The title Vicar of Christ has been used of all bishops since the early centuries. John Paul II, in his 1995 encyclical on ecumenism, Ut Unum Sint, uses this title for bishops: “When the Catholic Church affirms that the office of the Bishop of Rome corresponds to the will of Christ, she does not separate this office from the mission entrusted to the whole body of bishops, who are also ‘vicars and ambassadors of Christ.’ The Bishop of Rome is a member of the ‘College,’ and the Bishops are his brothers in the ministry” (No. 95).
A pope who resigned, insofar as he would still be a bishop, would continue to be a vicar of Christ. As we saw above, the designation that is distinctive of the bishop of Rome is “Vicar of Peter,” a title and role that a pope would no longer have after his resignation.
Would a retired pope still be infallible?
Infallibility is a gift given to the church as a whole. It is exercised by the pope when he defines a doctrine to be believed by all the faithful, but it is not a gift given to the pope as a personal quality. It is noteworthy that at the First Vatican Council (1869-70), the title of the section on infallibility was changed from “The Infallibility of the Roman Pontiff” to “The Infallible Magisterium [i.e., teaching authority] of the Roman Pontiff.”
The bishop of Rome, because of his office, can give expression to the faith of the church and exercise the infallibility with which the church is endowed. It is helpful to look closely at the key paragraph on this in Vatican II’s “Dogmatic Constitution on the Church.” Much of this paragraph was taken word for word from Vatican I. Note the careful distinctions highlighted here in italics:
This infallibility with which the divine Redeemer willed His Church to be endowed in defining a doctrine of faith and morals extends as far as extends the deposit of divine revelation…. This is the infallibility which the Roman Pontiff, the head of the college of bishops, enjoys in virtue of his office, when, as the supreme shepherd and teacher of all the faithful, who confirms his brethren in their faith (cf. Lk 22:32), he proclaims by a definitive act some doctrine of faith or morals. Therefore his definitions, of themselves, and not from the consent of the Church, are justly styled irreformable, for they are pronounced with the assistance of the Holy Spirit, an assistance promised to him in blessed Peter. Therefore they need no approval of others, nor do they allow an appeal to any other judgment. For then the Roman Pontiff is not pronouncing judgment as a private person. Rather, as the supreme teacher of the universal Church, as one in whom the charism of the infallibility of the Church herself is individually present, he is expounding or defending a doctrine of Catholic faith. The infallibility promised to the Church resides also in the body of bishops when that body exercises supreme teaching authority with the successor of Peter. (No. 25)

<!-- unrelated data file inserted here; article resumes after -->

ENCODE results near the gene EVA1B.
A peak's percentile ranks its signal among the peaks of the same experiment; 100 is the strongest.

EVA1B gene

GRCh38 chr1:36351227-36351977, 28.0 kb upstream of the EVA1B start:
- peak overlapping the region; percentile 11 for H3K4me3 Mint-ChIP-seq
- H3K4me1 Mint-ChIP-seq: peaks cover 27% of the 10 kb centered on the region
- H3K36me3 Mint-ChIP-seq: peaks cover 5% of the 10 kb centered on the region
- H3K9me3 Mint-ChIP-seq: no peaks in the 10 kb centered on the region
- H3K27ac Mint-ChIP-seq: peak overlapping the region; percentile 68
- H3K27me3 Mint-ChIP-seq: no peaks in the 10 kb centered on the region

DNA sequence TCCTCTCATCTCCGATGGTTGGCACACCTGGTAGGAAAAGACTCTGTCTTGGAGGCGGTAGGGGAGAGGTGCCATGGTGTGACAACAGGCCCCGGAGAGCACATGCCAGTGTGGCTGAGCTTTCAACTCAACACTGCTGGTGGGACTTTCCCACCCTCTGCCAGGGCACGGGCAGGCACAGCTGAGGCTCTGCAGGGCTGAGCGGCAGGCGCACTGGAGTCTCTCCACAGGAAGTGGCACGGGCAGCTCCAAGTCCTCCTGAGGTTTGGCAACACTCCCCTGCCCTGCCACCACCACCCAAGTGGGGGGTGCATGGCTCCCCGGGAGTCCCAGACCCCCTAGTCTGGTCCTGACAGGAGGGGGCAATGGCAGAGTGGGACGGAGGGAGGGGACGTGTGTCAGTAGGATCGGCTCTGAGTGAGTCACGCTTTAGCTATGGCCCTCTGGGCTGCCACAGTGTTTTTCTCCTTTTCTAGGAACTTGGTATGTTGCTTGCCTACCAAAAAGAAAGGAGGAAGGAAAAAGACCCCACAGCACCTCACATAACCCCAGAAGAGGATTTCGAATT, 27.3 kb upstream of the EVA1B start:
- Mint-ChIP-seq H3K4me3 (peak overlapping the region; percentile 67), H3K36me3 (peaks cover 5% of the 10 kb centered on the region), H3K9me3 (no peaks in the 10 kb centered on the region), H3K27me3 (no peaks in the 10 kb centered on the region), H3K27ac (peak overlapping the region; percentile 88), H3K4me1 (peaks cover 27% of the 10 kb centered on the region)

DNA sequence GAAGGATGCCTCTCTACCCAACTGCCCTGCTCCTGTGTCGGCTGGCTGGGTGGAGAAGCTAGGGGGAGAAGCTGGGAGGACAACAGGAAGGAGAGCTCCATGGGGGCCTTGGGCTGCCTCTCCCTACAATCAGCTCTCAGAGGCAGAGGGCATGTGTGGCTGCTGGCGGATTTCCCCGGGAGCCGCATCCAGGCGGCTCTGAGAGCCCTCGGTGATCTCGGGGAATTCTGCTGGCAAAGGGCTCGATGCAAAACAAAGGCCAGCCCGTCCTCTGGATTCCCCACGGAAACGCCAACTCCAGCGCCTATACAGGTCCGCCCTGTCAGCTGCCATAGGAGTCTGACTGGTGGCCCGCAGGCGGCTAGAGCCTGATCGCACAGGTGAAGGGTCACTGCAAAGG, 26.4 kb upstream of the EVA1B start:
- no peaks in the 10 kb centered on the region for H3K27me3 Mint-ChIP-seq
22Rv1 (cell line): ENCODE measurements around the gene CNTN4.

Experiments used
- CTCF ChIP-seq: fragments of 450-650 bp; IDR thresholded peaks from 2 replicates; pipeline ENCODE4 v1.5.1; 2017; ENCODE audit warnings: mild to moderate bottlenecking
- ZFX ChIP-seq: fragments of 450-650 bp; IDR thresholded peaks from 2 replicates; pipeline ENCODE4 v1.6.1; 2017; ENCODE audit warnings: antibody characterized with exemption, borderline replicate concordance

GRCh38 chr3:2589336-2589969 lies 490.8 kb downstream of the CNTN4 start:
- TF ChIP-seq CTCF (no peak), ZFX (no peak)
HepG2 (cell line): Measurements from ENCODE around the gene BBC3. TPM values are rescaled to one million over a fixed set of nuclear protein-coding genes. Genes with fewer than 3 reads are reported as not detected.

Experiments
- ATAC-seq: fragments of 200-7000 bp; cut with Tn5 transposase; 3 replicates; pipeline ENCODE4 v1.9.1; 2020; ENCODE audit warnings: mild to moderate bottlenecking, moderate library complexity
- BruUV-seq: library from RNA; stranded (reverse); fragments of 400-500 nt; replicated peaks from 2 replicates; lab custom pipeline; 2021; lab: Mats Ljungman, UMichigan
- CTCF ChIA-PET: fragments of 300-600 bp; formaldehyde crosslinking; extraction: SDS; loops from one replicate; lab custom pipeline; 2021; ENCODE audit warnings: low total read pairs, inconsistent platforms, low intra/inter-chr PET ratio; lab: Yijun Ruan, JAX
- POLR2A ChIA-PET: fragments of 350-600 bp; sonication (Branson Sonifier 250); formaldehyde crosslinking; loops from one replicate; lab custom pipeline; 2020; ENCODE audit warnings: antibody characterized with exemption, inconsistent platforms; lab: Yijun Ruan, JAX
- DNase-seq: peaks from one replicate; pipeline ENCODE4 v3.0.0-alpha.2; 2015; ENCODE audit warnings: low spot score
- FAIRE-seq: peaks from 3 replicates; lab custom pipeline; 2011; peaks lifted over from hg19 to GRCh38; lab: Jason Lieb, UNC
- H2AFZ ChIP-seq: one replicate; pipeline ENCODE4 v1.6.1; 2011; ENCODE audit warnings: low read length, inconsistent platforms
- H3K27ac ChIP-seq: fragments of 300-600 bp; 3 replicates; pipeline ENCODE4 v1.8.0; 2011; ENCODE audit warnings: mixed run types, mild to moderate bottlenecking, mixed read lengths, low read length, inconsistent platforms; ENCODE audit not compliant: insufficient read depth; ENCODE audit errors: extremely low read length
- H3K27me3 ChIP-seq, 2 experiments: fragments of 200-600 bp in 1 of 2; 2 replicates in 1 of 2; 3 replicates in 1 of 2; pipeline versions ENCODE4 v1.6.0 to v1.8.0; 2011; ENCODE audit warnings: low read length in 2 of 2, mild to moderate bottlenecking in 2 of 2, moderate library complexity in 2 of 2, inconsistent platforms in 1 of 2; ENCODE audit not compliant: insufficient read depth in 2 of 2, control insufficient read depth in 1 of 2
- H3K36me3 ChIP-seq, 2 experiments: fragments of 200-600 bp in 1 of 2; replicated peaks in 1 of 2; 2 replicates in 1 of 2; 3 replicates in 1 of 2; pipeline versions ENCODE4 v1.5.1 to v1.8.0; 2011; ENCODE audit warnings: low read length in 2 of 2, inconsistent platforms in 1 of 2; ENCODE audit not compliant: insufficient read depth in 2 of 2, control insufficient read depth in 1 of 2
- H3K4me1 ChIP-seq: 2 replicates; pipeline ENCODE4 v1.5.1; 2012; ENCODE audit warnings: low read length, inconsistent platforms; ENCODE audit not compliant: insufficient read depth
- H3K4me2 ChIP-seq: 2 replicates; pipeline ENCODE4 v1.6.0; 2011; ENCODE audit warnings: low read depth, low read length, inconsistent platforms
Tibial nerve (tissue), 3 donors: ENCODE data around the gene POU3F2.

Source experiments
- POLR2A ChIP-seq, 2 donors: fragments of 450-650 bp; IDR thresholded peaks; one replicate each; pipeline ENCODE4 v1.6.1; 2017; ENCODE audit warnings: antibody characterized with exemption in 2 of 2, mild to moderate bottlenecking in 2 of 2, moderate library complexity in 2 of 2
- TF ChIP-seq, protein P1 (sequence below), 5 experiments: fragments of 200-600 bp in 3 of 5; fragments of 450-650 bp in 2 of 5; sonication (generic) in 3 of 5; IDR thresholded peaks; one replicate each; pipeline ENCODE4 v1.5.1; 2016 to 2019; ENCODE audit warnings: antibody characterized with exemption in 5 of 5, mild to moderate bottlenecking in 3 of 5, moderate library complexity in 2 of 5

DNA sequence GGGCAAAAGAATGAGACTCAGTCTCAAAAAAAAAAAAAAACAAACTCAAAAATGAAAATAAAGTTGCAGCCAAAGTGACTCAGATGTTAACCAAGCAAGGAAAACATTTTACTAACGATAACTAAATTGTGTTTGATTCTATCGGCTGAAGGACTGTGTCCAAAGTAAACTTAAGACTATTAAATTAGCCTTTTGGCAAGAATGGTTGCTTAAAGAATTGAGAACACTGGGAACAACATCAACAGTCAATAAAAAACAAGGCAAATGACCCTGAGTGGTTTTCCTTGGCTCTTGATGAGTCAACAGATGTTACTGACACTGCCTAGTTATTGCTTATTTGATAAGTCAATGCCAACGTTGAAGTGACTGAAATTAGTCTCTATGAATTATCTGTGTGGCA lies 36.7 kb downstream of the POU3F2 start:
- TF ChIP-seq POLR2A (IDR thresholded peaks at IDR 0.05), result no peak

Once again, the distinction between the person and the office comes into play. It is because of his relationship to the entire church as bishop of Rome that the pope can exercise the gift of infallibility given to the church. If he resigns from that office, he can no longer act in this way.
He may be bishop of Rome, but isn’t the pope also bishop of the whole church?
The vicar of Peter has specific churchwide responsibilities because, as bishop of Rome, it is his distinctive role to minister to the unity of the whole church. However, he is not “bishop of the world,” as though the world were all one diocese. In 1875, shortly after Vatican I, Prince Otto von Bismarck of the German Empire sent a dispatch to all his diplomatic representatives saying that the council had in effect given to the pope episcopal rights in each diocese and substituted pontifical jurisdiction for that of the bishops.
The German bishops subsequently issued a statement noting that “the pope is bishop of Rome, not bishop of any other city or diocese, not bishop of Cologne or of Breslau….” Pope Pius IX praised the German bishops’ statement and expressed his full agreement.
We do not have a pope who, among other things, is the bishop of Rome. We have the bishop of Rome who, because of his election as bishop of Rome has the responsibility of carrying out the Petrine office. It is because of the relationship of the Diocese of Rome to the dioceses of the world that he has a unique status among his brother bishops.
Thus, Bishop of Rome is his proper title.
If the pope resigned, could he appoint his own successor?
There are clear procedures for the selection of the bishop of Rome: He is to be elected by the cardinals. Since John Paul II would still be a cardinal, he would be able to join the other cardinals in casting a vote for the next bishop of Rome.
However, if he resigned on or after his 80th birthday he would no longer be eligible to vote, because only cardinals under 80 can participate in a papal election.
If a pope resigns from being pope, what is he?
We have to sort out what is attached to the person, and what is attached to the office. This isn’t complicated. We can parallel it to any bishop who resigns as head of a diocese.